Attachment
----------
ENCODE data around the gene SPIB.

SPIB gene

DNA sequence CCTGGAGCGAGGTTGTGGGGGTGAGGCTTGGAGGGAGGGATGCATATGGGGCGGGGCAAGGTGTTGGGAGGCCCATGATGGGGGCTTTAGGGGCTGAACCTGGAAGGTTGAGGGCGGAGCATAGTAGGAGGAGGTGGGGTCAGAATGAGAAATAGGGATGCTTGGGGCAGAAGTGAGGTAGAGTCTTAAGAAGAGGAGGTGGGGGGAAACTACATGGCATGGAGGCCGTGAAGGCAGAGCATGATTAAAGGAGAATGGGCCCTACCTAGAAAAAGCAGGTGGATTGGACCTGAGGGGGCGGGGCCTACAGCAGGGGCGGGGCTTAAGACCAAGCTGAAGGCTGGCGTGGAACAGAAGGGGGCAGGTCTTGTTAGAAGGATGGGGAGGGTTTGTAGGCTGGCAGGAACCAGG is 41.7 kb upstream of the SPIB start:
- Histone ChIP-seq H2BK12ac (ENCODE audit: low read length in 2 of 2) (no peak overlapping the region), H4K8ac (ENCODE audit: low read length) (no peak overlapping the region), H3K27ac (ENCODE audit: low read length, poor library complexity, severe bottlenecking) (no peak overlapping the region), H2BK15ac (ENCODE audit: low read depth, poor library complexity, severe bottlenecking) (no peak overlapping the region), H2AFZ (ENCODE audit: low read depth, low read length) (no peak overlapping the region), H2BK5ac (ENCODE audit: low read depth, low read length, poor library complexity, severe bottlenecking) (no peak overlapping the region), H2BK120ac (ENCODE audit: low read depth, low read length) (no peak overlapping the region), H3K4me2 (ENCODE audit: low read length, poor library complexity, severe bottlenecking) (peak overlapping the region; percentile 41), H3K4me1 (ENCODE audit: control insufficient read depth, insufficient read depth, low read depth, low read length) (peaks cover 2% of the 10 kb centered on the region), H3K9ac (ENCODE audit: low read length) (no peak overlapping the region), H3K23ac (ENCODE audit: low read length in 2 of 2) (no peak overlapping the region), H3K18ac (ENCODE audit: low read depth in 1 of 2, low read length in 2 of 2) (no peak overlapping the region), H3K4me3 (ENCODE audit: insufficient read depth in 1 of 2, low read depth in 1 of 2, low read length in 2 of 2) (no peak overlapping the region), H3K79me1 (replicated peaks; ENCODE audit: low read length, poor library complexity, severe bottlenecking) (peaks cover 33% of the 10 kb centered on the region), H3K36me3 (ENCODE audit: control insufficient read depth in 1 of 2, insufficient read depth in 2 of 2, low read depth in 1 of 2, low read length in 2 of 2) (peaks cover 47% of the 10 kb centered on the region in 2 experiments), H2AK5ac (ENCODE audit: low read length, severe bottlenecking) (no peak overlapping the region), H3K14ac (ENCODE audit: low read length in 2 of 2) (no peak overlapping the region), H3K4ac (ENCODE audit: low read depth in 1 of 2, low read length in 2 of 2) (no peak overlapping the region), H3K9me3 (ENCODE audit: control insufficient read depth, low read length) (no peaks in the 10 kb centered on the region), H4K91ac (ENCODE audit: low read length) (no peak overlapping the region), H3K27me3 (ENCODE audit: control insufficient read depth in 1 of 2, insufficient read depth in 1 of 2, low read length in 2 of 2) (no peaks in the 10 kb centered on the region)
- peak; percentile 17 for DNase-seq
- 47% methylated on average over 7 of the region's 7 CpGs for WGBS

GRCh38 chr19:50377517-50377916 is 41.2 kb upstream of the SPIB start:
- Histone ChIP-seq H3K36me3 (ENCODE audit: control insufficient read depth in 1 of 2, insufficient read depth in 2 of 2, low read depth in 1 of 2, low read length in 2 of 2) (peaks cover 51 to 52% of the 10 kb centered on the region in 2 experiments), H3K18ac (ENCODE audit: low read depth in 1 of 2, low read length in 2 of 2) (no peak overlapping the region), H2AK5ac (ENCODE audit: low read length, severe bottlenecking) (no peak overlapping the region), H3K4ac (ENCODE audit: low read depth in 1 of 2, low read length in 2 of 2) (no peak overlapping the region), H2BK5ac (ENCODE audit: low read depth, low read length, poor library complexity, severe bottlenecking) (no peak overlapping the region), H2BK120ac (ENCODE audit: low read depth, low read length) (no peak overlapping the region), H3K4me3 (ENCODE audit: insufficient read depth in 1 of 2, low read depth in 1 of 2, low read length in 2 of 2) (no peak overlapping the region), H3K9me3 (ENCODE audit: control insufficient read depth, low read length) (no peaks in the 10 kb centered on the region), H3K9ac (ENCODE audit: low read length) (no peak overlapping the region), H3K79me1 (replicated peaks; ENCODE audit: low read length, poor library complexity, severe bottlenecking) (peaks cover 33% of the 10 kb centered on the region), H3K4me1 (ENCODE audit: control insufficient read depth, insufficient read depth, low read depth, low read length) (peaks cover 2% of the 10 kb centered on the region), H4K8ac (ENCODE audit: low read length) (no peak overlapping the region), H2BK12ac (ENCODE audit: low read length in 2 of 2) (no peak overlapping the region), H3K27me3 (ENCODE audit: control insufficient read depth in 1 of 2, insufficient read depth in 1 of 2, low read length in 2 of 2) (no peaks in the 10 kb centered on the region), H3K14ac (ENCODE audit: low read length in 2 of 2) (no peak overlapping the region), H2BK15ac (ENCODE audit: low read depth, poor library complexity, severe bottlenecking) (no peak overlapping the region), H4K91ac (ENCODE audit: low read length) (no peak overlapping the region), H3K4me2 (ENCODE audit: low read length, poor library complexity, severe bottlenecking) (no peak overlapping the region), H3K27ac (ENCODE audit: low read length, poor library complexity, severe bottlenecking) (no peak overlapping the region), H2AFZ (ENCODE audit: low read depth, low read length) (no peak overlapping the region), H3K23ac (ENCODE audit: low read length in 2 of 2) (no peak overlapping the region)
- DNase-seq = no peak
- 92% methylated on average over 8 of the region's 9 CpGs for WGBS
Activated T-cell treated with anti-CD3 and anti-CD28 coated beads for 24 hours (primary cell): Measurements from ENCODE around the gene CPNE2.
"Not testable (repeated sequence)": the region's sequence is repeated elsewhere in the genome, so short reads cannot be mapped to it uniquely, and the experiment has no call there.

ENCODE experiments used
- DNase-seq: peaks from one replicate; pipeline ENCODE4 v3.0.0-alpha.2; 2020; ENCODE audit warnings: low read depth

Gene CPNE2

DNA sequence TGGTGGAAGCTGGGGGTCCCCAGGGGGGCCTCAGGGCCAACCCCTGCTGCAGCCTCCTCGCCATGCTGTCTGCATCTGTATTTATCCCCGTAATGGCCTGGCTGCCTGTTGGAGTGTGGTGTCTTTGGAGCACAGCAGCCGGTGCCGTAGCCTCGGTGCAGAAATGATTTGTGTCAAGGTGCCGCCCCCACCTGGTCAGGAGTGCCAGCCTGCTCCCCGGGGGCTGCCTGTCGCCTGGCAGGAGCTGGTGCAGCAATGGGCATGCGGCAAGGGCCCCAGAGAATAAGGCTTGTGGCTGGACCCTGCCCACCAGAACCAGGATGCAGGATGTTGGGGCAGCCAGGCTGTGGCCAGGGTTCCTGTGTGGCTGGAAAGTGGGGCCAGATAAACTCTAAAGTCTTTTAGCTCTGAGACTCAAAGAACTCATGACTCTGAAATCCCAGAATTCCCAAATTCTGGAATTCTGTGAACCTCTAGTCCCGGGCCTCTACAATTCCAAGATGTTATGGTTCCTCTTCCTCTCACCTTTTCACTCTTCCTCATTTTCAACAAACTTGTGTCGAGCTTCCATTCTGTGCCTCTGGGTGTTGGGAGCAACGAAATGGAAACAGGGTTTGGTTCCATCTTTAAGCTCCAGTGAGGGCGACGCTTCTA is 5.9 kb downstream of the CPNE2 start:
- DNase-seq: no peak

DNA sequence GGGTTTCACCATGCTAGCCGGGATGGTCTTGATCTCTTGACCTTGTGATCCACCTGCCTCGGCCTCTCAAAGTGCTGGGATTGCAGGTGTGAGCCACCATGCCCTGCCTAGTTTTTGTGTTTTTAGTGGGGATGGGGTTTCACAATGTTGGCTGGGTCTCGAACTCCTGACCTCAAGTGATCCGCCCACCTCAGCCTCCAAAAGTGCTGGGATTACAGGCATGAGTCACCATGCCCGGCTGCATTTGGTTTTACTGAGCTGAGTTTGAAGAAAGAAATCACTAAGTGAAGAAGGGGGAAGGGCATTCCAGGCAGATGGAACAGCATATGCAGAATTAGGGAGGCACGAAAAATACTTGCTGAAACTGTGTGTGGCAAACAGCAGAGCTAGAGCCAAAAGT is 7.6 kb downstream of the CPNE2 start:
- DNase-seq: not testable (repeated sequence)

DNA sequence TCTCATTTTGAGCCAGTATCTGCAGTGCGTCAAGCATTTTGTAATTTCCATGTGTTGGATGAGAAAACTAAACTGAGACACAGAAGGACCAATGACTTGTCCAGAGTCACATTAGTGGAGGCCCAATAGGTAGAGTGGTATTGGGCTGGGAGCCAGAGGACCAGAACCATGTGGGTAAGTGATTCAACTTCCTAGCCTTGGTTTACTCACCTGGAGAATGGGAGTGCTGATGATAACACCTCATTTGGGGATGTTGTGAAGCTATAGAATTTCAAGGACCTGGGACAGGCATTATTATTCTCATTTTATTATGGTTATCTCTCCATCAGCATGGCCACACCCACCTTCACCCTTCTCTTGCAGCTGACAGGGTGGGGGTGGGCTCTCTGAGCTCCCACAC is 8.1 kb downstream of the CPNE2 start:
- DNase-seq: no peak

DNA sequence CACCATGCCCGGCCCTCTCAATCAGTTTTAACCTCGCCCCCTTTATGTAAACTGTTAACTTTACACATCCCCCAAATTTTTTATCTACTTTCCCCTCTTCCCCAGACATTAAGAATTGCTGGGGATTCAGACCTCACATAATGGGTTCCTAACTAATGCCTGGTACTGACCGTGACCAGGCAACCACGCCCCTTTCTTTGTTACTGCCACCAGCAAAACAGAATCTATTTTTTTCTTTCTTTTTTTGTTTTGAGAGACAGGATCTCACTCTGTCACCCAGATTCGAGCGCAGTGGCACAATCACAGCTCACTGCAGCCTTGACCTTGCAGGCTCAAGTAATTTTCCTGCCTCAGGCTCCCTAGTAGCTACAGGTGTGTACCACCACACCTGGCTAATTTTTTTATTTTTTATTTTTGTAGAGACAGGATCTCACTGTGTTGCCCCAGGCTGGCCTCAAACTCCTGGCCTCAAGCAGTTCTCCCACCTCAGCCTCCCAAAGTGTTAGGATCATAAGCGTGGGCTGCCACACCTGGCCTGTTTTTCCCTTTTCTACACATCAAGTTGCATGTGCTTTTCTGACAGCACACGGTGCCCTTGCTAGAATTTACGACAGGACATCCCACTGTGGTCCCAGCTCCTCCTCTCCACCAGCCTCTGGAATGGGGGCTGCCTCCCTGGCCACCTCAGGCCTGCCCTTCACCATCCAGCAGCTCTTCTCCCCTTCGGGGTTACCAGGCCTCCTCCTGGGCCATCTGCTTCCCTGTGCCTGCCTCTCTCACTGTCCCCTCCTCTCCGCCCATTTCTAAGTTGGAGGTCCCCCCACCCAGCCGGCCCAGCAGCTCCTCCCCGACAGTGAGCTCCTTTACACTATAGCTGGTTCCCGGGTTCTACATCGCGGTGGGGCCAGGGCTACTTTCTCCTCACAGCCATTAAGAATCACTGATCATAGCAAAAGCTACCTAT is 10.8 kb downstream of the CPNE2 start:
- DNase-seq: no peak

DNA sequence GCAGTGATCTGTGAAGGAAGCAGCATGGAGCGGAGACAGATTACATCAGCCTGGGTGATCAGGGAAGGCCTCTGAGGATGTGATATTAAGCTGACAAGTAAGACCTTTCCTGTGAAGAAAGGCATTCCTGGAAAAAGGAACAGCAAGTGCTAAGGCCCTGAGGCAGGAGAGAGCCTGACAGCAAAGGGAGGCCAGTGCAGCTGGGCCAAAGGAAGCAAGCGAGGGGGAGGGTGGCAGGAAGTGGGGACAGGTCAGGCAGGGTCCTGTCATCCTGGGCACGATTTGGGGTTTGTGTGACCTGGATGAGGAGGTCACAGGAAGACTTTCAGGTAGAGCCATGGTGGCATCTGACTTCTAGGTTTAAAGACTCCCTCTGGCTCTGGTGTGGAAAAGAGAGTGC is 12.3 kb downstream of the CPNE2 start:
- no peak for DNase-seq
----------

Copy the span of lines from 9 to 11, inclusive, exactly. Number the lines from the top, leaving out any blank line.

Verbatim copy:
- DNase-seq = no peak
- 92% methylated on average over 8 of the region's 9 CpGs for WGBS
Activated T-cell treated with anti-CD3 and anti-CD28 coated beads for 24 hours (primary cell): Measurements from ENCODE around the gene CPNE2.